Hard Case

Marie Clark's group-therapy sessions are a sex offender's worst nightmare. Her down-and-dirty approach gives some of her colleagues the willies too.

Responds Clark: "I don't know about yelling at the top of my lungs. I do raise my voice, I will not lie to you about that. But in this particular incident there was no reason to." As for the vomiting, she says, "I've never told anybody that. The guy was in total denial; he said he was not a sex offender like the others, and so I went around the room saying, 'Yes you are, and you are not the only one.'"

As far as Clark is concerned, denial is a boulder that must be shoved out of the way, and everything else is a pebble. For Jones, whom Clark says she transferred to another group after he started tape-recording her sessions, the treatment was degrading. "You can confront people because you care about them or because you hate them," he says. "Marie Clark stimulated a spirit of hatred."

Clark knows offenders lie -- "I don't care if they are twelve years old," she'll tell you. "We don't believe 'I've only done it one time.' We get a mix in the group of how many times you have been caught." That's why she goes at them so hard. "Once you get people to take responsibility for their own behaviors, then you can work on their self-esteem, because they can say, 'Yes, I did this.' Until then, I'm saying, 'What did you do?' and I'm gonna say it every week until they get off of it."

Len Powers, a former clinical director at Masters and Johnson, says, “When someone discloses something that is painful or personal, we deal with it in a way that encourages him to continue talking about it.”
Mark Gilliland
Len Powers, a former clinical director at Masters and Johnson, says, “When someone discloses something that is painful or personal, we deal with it in a way that encourages him to continue talking about it.”
Psychologist Roger Gennari believes it’s possible to challenge and probe without attacking, humiliating or shutting down clients’ emotions.
Mark Gilliland
Psychologist Roger Gennari believes it’s possible to challenge and probe without attacking, humiliating or shutting down clients’ emotions.

She's also willing to take matters into her own hands. One former client, she says, refused to tell his second wife that he'd molested his son during his previous marriage. "She had a nine-year-old daughter," Clark recounts. "We called our lawyer and said, 'We're goin' out on that limb,' and then we called her in and told her. She packed her bags early the next morning.

"I brought another guy in and said, 'Tell your mother what you did,'" Clark continues. "She said, 'Why are you making him tell those lies?' He was crying, 38 years old. Child molesters cry all the time. That's why we don't bring them in this room, because we have Kleenex in here. 'Waah-waaah, I was molested myself as a child.' Well, we are not talking about you. We'll get to you -- because you have to address their issues -- but that's not the focus now."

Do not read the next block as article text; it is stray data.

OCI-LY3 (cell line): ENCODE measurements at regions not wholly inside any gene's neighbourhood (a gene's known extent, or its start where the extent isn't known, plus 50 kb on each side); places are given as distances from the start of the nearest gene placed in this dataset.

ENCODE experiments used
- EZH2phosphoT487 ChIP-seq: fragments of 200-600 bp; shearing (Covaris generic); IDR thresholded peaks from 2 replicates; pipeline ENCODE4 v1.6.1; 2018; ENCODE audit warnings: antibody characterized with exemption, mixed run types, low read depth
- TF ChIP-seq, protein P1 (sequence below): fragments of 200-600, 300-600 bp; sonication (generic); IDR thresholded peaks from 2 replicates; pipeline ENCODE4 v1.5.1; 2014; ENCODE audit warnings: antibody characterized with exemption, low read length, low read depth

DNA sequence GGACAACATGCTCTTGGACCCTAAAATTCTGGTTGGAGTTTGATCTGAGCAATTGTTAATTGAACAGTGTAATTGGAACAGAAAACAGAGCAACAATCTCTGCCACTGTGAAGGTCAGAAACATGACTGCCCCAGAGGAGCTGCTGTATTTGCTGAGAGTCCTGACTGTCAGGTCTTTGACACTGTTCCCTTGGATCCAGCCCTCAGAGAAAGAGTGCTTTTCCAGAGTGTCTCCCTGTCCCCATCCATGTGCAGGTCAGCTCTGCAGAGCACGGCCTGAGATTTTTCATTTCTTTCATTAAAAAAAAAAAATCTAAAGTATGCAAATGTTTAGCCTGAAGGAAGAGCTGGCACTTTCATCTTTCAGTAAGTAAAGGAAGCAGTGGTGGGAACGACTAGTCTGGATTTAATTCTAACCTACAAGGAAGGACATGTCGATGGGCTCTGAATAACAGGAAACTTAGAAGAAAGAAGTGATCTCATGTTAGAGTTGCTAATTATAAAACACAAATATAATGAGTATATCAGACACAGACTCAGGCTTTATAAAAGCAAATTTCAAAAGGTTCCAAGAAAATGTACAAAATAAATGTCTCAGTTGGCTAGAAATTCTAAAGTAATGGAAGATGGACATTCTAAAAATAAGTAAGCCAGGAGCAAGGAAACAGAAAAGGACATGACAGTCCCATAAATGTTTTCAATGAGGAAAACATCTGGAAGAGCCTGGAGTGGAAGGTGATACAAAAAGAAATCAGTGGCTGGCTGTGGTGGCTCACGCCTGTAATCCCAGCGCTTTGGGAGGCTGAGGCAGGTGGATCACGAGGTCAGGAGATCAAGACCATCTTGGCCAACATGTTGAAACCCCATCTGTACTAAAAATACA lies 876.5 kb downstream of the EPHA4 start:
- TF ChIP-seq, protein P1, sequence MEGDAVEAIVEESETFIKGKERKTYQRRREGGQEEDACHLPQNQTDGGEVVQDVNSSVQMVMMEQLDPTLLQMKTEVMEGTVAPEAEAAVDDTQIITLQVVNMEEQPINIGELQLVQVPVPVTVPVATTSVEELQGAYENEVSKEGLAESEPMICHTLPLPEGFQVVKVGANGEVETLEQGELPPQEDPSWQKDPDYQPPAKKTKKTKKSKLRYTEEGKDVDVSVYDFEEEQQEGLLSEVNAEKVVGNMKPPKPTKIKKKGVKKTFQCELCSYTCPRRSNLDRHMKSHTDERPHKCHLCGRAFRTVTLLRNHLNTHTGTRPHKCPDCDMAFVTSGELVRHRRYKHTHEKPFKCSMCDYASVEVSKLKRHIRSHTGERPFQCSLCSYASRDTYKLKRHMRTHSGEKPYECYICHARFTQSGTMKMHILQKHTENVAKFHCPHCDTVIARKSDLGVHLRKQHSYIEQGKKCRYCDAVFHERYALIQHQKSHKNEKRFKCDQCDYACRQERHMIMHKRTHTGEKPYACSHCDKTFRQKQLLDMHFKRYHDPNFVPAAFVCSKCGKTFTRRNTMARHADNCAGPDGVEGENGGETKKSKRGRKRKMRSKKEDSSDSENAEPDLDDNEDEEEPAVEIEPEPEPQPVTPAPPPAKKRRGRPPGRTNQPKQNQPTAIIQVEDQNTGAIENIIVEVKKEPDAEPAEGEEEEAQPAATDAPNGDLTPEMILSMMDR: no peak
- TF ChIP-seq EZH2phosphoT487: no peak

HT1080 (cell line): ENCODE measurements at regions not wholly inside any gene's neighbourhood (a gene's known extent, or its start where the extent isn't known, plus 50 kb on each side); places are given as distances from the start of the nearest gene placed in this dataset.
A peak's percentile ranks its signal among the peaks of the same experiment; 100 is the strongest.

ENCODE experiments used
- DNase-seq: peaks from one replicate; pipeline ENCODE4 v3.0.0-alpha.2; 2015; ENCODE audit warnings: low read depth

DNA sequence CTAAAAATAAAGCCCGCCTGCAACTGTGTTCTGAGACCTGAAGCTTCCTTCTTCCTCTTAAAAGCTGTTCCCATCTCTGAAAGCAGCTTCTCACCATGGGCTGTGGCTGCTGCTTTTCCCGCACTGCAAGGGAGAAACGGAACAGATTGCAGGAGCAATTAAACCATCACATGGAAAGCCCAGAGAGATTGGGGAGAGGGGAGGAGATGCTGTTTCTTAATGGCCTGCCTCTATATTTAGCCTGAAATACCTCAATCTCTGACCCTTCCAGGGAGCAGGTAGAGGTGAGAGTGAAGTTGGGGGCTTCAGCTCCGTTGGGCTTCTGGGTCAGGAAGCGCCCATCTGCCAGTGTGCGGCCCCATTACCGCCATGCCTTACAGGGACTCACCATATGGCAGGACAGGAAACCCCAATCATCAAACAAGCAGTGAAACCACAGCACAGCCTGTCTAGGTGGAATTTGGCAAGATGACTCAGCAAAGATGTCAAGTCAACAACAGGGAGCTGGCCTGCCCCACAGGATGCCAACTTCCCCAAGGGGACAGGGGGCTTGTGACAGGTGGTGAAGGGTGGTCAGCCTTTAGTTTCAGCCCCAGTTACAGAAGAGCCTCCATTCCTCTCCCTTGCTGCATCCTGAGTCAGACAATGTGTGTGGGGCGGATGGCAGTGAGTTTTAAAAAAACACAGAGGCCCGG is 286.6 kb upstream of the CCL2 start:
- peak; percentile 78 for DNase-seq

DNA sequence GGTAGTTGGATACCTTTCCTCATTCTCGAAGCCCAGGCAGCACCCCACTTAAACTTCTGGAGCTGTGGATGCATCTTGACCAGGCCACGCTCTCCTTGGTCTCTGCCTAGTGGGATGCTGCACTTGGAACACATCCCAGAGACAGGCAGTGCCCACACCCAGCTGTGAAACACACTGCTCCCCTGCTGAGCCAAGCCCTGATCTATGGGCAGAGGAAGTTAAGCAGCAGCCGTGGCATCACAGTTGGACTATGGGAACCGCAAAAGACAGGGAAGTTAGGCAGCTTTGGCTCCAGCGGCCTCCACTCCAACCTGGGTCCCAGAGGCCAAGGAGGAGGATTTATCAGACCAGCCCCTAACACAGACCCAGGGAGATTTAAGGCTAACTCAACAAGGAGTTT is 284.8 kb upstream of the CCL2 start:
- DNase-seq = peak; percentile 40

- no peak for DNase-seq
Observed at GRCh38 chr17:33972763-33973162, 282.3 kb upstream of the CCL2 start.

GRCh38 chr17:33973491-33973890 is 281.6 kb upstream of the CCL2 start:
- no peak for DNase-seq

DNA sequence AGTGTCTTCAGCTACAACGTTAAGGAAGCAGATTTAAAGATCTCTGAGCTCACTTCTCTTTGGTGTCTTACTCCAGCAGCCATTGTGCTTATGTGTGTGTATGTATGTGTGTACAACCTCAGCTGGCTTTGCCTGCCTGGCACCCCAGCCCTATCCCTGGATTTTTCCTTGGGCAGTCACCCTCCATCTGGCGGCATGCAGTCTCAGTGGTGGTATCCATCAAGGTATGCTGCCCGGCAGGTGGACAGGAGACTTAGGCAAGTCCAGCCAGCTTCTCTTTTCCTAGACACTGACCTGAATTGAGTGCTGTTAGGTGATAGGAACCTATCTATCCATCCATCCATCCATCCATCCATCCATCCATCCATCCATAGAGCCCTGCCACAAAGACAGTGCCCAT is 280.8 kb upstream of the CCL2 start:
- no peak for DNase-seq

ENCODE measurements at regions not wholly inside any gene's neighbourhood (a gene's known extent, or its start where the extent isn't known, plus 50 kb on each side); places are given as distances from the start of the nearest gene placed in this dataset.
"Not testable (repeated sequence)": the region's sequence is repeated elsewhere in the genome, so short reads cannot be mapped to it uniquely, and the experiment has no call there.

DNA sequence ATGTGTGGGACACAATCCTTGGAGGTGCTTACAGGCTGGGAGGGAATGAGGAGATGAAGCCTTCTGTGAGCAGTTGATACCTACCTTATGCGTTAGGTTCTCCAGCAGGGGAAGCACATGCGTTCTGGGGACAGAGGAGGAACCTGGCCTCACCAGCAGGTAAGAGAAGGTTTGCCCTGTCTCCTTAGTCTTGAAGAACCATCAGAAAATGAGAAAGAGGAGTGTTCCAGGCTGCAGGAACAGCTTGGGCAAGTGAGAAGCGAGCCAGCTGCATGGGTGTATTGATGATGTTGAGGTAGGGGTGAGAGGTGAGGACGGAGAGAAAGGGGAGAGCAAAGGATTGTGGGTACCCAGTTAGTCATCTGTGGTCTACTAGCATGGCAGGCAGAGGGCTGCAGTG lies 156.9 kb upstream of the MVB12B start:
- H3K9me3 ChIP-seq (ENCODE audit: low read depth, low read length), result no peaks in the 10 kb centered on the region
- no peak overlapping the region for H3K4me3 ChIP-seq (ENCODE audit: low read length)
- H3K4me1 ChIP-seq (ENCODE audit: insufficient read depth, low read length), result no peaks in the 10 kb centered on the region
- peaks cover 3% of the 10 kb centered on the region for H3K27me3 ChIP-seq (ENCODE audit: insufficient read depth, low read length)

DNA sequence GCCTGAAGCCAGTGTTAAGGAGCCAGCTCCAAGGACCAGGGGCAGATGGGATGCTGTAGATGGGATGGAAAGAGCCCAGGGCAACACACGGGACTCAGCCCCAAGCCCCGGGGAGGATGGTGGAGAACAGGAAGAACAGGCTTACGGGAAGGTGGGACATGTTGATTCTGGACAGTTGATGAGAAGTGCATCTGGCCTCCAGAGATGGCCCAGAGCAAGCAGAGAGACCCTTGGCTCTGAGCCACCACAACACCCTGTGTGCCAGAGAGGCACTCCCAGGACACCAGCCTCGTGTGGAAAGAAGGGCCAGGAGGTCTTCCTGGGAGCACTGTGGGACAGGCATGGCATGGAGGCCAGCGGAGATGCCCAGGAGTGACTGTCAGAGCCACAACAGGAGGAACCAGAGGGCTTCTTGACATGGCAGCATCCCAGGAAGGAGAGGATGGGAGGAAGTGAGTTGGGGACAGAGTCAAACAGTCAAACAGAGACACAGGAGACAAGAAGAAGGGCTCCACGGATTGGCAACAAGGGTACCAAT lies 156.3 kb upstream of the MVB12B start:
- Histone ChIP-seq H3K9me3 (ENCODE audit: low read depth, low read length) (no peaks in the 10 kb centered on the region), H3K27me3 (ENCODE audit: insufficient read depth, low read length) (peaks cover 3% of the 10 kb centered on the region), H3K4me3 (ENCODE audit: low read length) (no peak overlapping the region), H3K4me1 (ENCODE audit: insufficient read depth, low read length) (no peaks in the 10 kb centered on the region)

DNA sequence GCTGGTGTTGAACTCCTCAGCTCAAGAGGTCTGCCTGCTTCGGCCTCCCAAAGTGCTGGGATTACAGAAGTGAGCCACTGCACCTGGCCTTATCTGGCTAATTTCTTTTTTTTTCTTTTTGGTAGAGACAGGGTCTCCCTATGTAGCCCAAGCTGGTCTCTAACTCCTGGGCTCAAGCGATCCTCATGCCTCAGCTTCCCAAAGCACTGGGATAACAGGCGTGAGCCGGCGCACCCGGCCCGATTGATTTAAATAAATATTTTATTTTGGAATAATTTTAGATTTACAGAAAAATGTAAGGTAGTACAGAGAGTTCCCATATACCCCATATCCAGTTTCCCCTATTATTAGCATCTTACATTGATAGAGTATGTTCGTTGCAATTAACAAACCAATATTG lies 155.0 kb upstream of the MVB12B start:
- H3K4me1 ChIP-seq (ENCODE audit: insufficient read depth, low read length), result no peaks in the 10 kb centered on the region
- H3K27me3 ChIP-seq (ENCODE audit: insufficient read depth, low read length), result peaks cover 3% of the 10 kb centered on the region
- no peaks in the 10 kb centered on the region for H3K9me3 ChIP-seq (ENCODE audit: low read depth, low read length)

She sighs. "They are very immature. When they get here and say, 'I don't have money to pay,' I'll go to group and go to the big board and say, 'Let's do a budget here, because I want this money. How much do you spend on such-and-such?' Many still live with their mothers. We have caused them to move out. You talk about attorneys calling! We've gotten grown people don't know what size pants they wear."

Not all Clark's clients leave angry. "I owe BSI my life," says one former therapy participant. "Marie might be a little abrasive, but she does have your best interests at heart. You don't realize that right away -- it could take months. But if you are in recovery and you haven't reoffended, how the hell could she be too tough? I mean yeah, she's a bitch and she's money-hungry, but today I'm successful, and I used all the knowledge that she taught me."

Says another former client: "After a while I started loving this whole therapy thing. I just became really, really interested in it." He laughs dryly. "Then again, if you rebel, you are never going to get out of there. She knows a lot of people, has some kind of connection with Missouri.

"She wasn't one of my favorite persons when I first got there," the former client adds. "She always had this attitude, let me say, bitch. But that's not really Marie. She is not this totally bad bitch you would think she is. She is great and wonderful. And you can't fool her."

Clark's colleagues see it differently. "Marie can get down and dirty; she doesn't do a lot of psychobabble, and she's not pompous like the rest of us," says a local therapist, who speaks on the condition that his name not be published. "She's a great entertainer. But she humiliates and dehumanizes her clients to make them admit -- and then nothing positive follows.

"Everyone wants to hate sex offenders," the therapist continues, "and Marie's a very boastful, strong woman whom no one has ever challenged. I don't know that anyone's willing to take her on."


From 1982 until 1988, Clark worked for the Missouri DOC, where she set up the state's first sex-offender program. MoSOP's modus operandi consisted of gathering offenders into groups and hammering at them until they exhibited new ways of thinking and behaving. Clark still has her handwritten drafts of the principles she insisted they memorize: "Problems will be the focus of group work, not strengths.... Assume the worst. Never trust your thoughts or actions because they haven't worked very well yet.... Don't waste time with WHY the problem exists or with WHO caused it." Nearly two-thirds of all participants failed to graduate from the program.

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